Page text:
Karen Partington, chief executive at Lancashire Teaching Hospitals NHS Foundation Trust, said: “We sincerely apologise for any distress that has been caused. Our priority is to always provide excellent care with compassion for our patients; we have discussed the issue with Jean and her family and we are looking into the matter.

“If Jean and her family wish to take the issue further we would encourage them to contact our Customer Care team.”

Speaking about the general situation in A&E in central Lancashire, Suzanne Hargreaves, operations director at the trust, said: “Over the last year we have seen over 4,000 more patients attend our emergency department compared to the year before.

“We are now seeing a constant steady rise in the number of elderly people with urgent care needs both attending and being admitted to hospital and an increase in the length of time patients are staying in hospital.

“In our hospitals every day there are at least 60 people, often many more, who no longer require our specialist care because arrangements aren’t in place to meet their ongoing health and social care needs.”

She continued: “Our priority is to provide the highest standards of care for our patients and we continue to do everything we possibly can to maintain all of our services, however at times patients who do not have life threatening conditions may need to wait longer than we would like whilst we treat patients with serious conditions who need urgent care.

“I offer my sincere apologies to anyone who has had to wait a long time to be seen, we try our very best to deal with patients as quickly as possible.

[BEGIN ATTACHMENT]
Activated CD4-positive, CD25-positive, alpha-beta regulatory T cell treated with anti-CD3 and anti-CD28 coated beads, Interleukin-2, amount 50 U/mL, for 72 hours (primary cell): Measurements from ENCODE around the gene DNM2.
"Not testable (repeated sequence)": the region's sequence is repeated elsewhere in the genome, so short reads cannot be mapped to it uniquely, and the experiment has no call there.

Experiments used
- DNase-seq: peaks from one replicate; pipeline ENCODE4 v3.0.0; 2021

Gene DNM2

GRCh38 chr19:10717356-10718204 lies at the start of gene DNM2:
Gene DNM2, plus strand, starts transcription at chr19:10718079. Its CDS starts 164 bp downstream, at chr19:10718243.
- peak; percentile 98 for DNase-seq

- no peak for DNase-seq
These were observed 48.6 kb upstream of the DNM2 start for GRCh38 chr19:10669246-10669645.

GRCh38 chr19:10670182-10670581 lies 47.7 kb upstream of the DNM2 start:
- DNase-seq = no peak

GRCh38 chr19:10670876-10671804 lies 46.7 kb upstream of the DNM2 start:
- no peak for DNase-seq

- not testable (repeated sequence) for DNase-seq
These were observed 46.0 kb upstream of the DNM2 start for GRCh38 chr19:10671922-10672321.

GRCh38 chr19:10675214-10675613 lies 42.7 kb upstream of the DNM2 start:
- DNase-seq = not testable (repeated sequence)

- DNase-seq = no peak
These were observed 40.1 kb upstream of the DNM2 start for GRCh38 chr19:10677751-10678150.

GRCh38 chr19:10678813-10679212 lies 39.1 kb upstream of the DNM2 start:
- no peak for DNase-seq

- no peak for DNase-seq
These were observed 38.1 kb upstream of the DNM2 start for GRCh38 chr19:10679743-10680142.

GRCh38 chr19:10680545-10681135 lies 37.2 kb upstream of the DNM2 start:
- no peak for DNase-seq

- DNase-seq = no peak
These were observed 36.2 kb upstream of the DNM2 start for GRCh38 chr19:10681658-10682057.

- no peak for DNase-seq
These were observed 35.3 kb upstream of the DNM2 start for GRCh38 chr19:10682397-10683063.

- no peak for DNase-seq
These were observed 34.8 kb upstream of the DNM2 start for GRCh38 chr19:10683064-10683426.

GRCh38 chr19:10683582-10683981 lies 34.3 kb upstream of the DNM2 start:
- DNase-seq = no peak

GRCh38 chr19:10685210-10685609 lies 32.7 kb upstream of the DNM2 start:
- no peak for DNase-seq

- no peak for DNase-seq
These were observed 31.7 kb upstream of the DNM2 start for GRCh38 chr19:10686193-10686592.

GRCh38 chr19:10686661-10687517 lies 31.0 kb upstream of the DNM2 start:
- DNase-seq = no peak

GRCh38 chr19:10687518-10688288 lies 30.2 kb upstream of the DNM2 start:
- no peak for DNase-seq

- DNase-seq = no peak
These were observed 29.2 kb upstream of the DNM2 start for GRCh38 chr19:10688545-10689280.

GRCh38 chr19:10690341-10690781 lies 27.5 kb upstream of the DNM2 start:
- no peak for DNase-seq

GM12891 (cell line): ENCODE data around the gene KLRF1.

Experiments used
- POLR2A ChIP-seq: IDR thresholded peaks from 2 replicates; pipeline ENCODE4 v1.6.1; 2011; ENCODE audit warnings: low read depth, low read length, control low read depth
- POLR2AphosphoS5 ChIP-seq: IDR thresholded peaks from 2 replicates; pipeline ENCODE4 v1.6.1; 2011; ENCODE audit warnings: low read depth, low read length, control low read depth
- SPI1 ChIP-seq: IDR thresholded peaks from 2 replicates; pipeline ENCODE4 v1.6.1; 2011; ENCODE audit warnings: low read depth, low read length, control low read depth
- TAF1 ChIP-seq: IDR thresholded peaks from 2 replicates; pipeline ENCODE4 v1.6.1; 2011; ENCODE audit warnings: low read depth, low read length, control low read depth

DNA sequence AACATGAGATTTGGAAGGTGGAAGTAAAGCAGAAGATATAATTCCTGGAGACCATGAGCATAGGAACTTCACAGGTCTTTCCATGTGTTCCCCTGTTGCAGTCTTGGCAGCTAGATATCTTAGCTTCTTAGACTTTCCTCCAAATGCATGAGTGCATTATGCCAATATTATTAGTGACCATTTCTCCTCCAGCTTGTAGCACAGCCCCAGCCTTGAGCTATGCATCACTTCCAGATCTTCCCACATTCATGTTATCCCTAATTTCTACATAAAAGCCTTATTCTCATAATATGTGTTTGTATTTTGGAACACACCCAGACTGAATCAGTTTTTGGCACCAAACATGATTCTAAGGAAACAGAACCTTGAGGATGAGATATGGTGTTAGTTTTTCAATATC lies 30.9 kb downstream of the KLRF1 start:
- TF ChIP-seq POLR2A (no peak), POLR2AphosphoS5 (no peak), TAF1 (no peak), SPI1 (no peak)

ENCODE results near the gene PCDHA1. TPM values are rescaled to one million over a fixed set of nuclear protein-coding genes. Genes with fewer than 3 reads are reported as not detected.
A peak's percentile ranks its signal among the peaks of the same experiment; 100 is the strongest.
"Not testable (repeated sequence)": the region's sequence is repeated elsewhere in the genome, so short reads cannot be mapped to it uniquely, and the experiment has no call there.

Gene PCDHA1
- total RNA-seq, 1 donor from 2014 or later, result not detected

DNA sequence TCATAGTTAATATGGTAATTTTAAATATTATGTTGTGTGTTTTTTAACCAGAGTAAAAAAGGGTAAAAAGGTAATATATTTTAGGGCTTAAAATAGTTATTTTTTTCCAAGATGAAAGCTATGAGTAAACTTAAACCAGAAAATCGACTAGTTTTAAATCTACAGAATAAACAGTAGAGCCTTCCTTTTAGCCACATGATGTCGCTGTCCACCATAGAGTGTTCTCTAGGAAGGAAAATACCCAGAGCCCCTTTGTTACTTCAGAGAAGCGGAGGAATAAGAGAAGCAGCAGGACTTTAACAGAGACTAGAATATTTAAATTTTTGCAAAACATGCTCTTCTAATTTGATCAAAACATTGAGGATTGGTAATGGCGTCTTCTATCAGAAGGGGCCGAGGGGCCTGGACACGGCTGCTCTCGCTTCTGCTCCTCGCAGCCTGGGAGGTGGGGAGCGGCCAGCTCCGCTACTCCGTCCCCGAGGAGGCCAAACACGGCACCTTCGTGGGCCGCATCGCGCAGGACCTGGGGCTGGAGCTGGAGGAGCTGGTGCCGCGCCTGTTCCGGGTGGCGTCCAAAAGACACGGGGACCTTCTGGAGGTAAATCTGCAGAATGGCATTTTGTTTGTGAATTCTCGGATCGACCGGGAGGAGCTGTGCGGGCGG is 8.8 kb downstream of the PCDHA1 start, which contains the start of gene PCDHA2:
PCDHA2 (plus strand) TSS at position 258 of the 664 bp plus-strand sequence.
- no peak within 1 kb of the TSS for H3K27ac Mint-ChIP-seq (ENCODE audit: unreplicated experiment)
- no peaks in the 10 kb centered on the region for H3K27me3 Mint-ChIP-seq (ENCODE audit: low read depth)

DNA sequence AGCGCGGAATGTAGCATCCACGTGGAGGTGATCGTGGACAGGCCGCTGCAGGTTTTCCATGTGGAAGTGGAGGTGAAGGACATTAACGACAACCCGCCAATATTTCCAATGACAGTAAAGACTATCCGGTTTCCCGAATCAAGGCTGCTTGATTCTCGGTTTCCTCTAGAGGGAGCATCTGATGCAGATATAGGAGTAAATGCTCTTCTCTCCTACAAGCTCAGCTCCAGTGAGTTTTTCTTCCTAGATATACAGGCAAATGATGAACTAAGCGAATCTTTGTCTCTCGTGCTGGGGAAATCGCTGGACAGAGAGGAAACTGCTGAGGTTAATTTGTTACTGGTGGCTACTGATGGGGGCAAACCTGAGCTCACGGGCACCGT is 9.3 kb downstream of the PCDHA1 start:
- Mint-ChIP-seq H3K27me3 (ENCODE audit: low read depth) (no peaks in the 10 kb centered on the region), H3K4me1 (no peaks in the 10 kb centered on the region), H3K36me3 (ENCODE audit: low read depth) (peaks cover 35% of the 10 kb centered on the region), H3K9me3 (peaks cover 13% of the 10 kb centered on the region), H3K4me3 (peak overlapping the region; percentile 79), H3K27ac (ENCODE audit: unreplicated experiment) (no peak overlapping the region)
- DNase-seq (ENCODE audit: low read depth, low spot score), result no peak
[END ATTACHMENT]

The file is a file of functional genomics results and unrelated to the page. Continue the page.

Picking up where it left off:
“We hope patients and their families can see that all of our staff are absolutely committed to making sure anyone who requires urgent treatment is admitted to hospital promptly, and are doing all we can to continue to provide the highest standard of care.”

A row has broken out between Prime Minister Theresa May, who said the health service got the funding it asked for, and NHS chief executive Simon Stevens, who described that statement as “stretching it.”

Mrs May said the NHS had got what it asked for in its five-year plan, saying: “We gave them that funding, in fact we gave them more funding than they required. So funding is now at record levels for the NHS, more money has been going in.”

But in October, MPs said Mrs May’s claims that the Government was putting £10bn extra into the NHS were untrue and said the £10bn figure could only be reached by adding an extra year to the spending review period, changing the date from which the real terms increase is calculated and disregarding the total health budget.

Mr Stevens said: “Well it’s right that by 2020 NHS England will be getting an extra £10bn over the course of six years.

“I don’t think that’s the same as saying we are getting more than we asked for over five years because it was a five-year forward view, not a six-year forward view.

“In the here and now there are very real pressures. This is not because hospitals are being feckless. It doesn’t help anybody to pretend there aren’t finance gaps.”

County Councillor Tony Martin, cabinet member for adult and community services, said: “There are huge demands on the whole health and social care system during the winter which is why we’ve made up to £500k available to help to ease pressures on our hospitals.

“Our social care team is surveying the situations at local hospitals and identifying measures we can take to speed up discharges. The £500k is being used to fund any extra action they take.

“We face challenges caused by reducing budgets and rising demands on our services. We are working very closely with NHS organisations and other partners on how we can manage future demand.

“I am committed to doing all we can for our frail elderly. citizens over the winter months.”